Lung Cancer in Non-Smokers
During Lung Cancer Awareness month a lot of focus is placed on the link between smoking and lung cancer. While smoking is the cause of almost 90 percent of lung cancer cases, those who have never smoked in their life could still develop the disease due to several different factors. Continue reading below to learn about potential causes of lung cancer in non-smokers.
- Exposure to radon, occupational exposures to carcinogens and air pollution are the leading causes of lung cancer in non-smokers
- Radon is the leading cause. The tasteless, odorless and colorless gas accounts for an estimated 21,000 lung cancer deaths each year
- Occupational exposures to carcinogens such as asbestos and uranium are the second leading cause
- Non-smokers regularly exposed to asbestos are five times more likely to develop the disease than other non-smokers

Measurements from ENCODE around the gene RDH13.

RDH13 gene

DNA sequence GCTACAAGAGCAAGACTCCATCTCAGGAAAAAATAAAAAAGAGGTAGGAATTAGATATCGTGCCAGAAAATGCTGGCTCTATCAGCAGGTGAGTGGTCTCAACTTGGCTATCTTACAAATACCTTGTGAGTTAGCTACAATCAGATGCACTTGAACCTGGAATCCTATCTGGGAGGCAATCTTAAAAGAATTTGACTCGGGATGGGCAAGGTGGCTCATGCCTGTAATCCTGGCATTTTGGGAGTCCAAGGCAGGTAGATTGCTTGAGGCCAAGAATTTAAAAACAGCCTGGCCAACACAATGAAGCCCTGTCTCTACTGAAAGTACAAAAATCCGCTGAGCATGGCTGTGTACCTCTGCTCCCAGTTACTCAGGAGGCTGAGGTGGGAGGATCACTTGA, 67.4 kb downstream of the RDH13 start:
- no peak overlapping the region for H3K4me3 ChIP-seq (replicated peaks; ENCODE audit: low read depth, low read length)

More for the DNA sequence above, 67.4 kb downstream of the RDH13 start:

- Exposure to secondhand smoke at work or home can increase a non-smoker’s risk by 20 to 30 percent
Lower your risk
Though non-smokers are already at lower risk, you can make lifestyle changes to lower your risk further. Test your home for radon, avoid exposure to secondhand smoke and limit your work-related exposure to carcinogens to help minimize your risk. Eating a healthy diet high in fruits and vegetables can also help.
What are the symptoms?
Symptoms of lung cancer can include:
- A cough that doesn’t go away or gets worse
- Constant chest pain
- Shortness of breath
- Frequent lung infections
- Coughing blood
There are other potential signs of lung cancer that are not related to the lungs including weight loss, loss of appetite, headaches, bone pain or blood clots. If you are a non-smoker and think you have lung cancer or feel you are at risk, we recommend you schedule an appointment with your primary care provider. If you are diagnosed, our team is here to help.
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